Promoting human rights abroad has become a lower priority for Britain as it seeks to boost trade, campaigners have complained, following visits by the leaders of China, Egypt and Kazakhstan in recent days.
Last month the British government was forced to abandon a prisons training deal with Saudi Arabia after a public outcry over the Arab state's punishments of flogging and execution for crimes including pro-democracy activism.
"The U.K. prides itself, or has prided itself, on its championing of human rights globally and holds itself up as a protector of the rule of law," said Karla McLaren from rights watchdog Amnesty International.
Failing to raise human rights concerns "undermines that reputation," she added.
In an unusually frank exchange in September, a senior Foreign and Commonwealth Office (FCO) official told parliament's foreign affairs committee that human rights had taken a back seat to economic concerns.
This was partly due to a more "constrained environment," the official said, referring to deep cuts to the FCO budget as part of the government's austerity drive.
"Although it is one of the things we follow, it is not one of our top priorities," FCO Permanent Undersecretary Simon McDonald told the committee. "I would dispute that it is low down, but I would not dispute that right now the prosperity agenda is further up the list." Experts say much of the shift has happened since the ruling right-leaning Conservative party won an outright majority in a May general election.
The party had previously ruled in coalition with the left-leaning Liberal Democrats, who were seen as acting as a brake on some of the Conservatives' more rightist policies.
Since the election, the FCO has dropped the previous explicit references to the abolition of the death penalty and torture prevention in its human rights priorities.
"Our new human rights themes are democratic values and the rule of law; the rules-based international system, and human rights for a stable world," the FCO said.
FCO officials and others say building economic and other ties can help further human rights issues, and that in some cases a balance must be struck with economic and strategic concerns.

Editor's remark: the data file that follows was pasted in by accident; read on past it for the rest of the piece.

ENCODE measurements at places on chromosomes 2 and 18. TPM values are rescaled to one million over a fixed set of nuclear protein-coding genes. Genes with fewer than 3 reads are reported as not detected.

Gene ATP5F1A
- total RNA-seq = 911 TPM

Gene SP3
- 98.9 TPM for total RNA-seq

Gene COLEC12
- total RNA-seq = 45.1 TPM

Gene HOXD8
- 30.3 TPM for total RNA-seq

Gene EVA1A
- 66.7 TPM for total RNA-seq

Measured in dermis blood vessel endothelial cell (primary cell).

"I think we're more likely to be effective privately if our relationship with China is seen as important to China. And with a lot of these countries, publicly upbraiding them has the opposite of the desired effect," the head of parliament's foreign affairs committee Crispin Blunt told AFP.
However, rights campaigners say doing business with some governments risks breaking international treaties and making Britain complicit in abuses.
The charity Reprieve has decried the sale of British security equipment to Egypt, where in recent years hundreds have been sentenced to death, often after cursory mass trials and for involvement in political protests. "We are potentially complicit in the abuses carried out by those countries," said a Reprieve spokesperson.
"Forging much closer ties when these terrible abuses are taking place, in some cases trying to sell security products to the Egyptian government, is surely storing up problems for the future and going against the government's aim to promote stability."
Amnesty's McLaren pointed to British arms and equipment sales to Israel and Saudi Arabia, as well as Egypt.
"Under the arms trade treaty and other international treaties there is a clear obligation for the U.K. to make sure that in any arms transfers there is no risk they could be used to commit human rights abuses," she said.
"And with all of those countries we believe there is a clear risk that arms sales could fuel abuses, so the U.K. risks breaking the very international treaty it helped to champion."